Armor: MRAPs Deliver


April 9,2008: The U.S. Army and Marines now have about 3,000 MRAPs (Mine Resistant Ambush Protected) vehicles [VIDEO] being used by combat troops in Iraq. For the last four years, there have been as many as two thousand of these vehicles in use by bomb disposal specialists, and units operating in areas almost certain to have lots of roadside bombs. Passengers in these vehicles are much less likely to be killed or injured if they encounter a roadside bomb. Thus if all the troops who encountered these bombs were in a MRAP, casualties would be up to 65 percent less. Until about a year ago, about two-thirds of all casualties in Iraq were from roadside bombs. Thus the army and marines expected widespread use of these vehicles to reduce overall casualties by about a third. But in the last year, the use of IEDs (roadside bombs) has fallen by two-thirds. Still, experience so far shows that troops are about five times more likely to be killed or injured if in an armored hummer, rather than an MRAP. The marines, for example, have not had anyone, in an MRAP when hit by an IED, killed or seriously injured. But this has been expensive. The bomb resistant vehicles cost about five times more than armored hummers or trucks.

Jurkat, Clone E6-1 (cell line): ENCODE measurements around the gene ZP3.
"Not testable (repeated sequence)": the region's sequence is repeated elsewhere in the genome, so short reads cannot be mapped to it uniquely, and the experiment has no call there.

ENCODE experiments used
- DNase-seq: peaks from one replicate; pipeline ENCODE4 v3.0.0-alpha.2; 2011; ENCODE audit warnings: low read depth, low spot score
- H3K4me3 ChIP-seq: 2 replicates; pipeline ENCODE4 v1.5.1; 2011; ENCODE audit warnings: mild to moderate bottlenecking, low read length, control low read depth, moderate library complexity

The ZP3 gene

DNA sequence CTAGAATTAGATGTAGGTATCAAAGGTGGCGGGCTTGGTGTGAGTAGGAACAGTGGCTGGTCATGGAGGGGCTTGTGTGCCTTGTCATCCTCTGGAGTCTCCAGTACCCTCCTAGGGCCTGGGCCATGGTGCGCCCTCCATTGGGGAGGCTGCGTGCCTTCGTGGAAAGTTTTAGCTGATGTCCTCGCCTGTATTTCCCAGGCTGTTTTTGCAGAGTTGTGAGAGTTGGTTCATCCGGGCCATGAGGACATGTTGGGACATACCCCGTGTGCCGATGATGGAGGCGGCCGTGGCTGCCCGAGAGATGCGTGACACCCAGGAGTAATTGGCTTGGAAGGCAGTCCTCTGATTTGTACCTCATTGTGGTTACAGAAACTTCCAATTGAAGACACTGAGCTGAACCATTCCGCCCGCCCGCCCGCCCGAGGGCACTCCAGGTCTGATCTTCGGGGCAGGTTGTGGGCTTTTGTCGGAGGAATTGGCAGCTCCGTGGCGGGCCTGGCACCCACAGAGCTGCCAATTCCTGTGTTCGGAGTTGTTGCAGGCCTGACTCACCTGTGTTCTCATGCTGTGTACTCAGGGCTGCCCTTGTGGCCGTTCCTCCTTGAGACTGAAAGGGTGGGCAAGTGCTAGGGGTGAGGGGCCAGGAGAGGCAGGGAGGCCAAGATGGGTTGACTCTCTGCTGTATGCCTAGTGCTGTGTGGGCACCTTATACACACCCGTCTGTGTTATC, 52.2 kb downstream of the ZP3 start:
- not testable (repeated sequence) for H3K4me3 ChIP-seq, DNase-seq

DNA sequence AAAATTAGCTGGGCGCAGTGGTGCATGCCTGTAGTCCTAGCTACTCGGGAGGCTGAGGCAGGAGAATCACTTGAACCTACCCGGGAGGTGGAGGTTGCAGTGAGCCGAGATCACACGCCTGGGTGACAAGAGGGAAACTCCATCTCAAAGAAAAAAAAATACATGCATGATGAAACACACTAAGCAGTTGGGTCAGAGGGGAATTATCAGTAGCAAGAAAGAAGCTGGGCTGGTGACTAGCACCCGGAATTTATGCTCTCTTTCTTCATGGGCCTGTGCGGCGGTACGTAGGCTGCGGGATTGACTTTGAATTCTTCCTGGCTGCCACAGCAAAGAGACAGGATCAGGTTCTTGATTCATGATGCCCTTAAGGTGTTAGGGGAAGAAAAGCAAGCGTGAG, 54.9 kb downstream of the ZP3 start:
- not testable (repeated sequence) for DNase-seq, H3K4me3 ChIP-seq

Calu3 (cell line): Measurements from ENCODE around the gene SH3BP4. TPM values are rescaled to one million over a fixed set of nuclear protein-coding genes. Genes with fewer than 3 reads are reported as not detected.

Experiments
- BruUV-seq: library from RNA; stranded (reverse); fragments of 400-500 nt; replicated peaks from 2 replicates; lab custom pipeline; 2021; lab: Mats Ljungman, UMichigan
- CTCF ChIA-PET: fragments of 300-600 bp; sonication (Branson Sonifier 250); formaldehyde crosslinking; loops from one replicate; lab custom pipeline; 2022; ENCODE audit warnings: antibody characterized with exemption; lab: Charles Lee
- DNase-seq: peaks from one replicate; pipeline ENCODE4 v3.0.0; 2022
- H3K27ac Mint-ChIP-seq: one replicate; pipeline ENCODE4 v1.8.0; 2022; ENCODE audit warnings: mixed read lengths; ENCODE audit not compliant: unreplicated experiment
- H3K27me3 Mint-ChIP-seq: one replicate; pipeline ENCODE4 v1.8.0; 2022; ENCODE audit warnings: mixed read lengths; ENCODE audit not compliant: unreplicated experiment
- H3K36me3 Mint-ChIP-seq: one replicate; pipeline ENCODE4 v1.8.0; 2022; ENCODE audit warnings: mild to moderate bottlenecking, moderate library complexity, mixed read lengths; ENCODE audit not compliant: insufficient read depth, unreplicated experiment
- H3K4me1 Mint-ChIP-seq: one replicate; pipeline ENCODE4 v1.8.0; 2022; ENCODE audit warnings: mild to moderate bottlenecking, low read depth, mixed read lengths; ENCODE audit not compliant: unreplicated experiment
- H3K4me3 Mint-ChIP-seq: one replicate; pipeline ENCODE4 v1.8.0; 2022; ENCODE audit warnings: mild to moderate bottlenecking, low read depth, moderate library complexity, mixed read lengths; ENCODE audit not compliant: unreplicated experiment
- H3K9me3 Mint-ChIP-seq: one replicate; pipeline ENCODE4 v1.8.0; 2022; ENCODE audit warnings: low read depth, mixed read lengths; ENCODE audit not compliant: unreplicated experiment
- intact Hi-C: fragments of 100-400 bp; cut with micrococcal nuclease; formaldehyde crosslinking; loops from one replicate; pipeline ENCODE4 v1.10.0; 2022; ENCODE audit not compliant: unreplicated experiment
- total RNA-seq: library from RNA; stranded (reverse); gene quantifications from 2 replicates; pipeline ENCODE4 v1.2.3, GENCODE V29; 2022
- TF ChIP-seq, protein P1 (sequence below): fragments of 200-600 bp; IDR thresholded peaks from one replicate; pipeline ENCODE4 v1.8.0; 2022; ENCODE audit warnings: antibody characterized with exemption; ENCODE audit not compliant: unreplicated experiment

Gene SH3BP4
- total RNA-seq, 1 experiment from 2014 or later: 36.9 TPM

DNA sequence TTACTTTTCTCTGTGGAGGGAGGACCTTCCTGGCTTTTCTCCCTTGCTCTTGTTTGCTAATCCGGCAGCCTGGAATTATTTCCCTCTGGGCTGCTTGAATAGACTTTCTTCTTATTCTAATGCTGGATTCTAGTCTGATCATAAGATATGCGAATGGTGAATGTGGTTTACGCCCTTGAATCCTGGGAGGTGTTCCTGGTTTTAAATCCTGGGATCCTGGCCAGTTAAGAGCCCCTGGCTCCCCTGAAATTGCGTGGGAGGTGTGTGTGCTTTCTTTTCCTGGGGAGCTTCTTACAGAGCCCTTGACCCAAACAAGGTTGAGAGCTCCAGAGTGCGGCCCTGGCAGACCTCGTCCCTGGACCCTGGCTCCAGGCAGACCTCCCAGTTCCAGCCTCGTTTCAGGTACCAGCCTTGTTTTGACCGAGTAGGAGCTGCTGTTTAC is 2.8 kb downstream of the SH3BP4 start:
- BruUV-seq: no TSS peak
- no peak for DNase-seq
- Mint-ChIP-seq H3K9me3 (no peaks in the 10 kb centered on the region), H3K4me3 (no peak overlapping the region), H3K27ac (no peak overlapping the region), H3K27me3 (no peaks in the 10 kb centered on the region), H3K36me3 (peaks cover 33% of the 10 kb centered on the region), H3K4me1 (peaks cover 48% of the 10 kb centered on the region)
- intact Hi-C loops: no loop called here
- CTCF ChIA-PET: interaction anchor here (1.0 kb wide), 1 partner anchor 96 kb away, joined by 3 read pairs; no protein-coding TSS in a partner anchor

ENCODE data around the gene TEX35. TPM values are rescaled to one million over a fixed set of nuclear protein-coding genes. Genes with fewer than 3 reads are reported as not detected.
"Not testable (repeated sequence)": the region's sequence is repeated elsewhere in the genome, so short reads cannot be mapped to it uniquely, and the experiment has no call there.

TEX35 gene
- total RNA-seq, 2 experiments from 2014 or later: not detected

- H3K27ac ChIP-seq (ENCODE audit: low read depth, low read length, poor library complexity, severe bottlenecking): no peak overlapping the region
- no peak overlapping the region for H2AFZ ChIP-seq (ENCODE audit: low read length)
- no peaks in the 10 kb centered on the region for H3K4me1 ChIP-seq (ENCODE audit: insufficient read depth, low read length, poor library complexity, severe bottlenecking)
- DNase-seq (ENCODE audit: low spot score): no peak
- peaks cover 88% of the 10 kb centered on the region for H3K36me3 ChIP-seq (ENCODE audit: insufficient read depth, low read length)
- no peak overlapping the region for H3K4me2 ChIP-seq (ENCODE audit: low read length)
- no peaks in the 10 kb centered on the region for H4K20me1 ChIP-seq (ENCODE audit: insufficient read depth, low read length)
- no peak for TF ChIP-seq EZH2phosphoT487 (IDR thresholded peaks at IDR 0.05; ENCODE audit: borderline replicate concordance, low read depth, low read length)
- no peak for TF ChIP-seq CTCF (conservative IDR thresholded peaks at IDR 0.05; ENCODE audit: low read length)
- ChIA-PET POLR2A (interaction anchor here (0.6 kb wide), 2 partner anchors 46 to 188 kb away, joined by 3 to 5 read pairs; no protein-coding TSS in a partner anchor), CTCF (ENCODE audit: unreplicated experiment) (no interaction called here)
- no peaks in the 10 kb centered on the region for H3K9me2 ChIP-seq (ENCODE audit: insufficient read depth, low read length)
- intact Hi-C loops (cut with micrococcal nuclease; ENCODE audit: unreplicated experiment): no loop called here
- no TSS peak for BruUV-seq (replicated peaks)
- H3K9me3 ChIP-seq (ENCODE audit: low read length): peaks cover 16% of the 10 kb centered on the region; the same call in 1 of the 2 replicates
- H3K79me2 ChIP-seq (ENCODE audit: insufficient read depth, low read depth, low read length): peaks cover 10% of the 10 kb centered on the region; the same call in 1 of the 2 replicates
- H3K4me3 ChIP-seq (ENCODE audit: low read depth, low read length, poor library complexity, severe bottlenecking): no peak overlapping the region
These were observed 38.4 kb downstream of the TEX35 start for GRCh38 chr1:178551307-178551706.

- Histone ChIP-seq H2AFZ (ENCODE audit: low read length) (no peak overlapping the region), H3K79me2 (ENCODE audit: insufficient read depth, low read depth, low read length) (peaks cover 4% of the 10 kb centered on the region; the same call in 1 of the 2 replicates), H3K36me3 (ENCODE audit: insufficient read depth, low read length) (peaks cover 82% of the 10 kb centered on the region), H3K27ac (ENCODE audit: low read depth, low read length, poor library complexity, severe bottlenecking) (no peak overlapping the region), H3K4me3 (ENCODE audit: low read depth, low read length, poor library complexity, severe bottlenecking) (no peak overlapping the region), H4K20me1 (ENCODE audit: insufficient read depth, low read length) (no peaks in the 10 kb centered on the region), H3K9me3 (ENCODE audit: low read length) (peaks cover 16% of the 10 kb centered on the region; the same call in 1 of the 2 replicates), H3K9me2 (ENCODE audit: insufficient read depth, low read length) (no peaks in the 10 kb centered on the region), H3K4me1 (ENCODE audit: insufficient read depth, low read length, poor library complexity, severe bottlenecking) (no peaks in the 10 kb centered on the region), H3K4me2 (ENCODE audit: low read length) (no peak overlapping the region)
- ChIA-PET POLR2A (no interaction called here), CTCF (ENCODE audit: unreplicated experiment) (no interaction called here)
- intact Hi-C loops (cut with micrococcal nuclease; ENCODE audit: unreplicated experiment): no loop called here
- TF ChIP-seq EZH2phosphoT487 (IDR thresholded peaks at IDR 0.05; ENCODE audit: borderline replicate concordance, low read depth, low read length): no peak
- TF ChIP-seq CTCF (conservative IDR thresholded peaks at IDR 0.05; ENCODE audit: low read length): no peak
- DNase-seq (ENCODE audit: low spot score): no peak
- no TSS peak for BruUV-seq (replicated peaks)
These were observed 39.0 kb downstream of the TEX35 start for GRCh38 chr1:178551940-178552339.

One of the more common of these bomb resistant vehicles are called Cougars. The Cougar are more expensive to operate, and less flexible than the hummer. The Cougar and similar vehicles use a capsule design to protect the passengers and key vehicle components mines and roadside bombs. The bulletproof Cougars are built using the same construction techniques pioneered by South African firms that have, over the years, delivered thousands of landmine resistant vehicles to the South African armed forces. These were a great success. The South African technology was imported into the U.S. in 1998, and has already been used in the design of vehicles used by peacekeepers in the Balkans.

The 7-12 ton Cougar also has a version called JERRV (joint explosive ordnance disposal rapid response Vehicles). Basically, JERRV is a 12 ton truck that is hardened to survive bombs and mines. The Cougar can get engineers into combat situations where mines, explosives or any kind of obstacle, have to be cleared. The Cougar comes in two basic versions. The four wheel one can carry ten passengers, the six wheel one can carry 16. The trucks cost about $730,000 each, fully equipped.

The U.S. Department of Defense is in the process of sending over 10,000 MRAPs to Iraq and Afghanistan.


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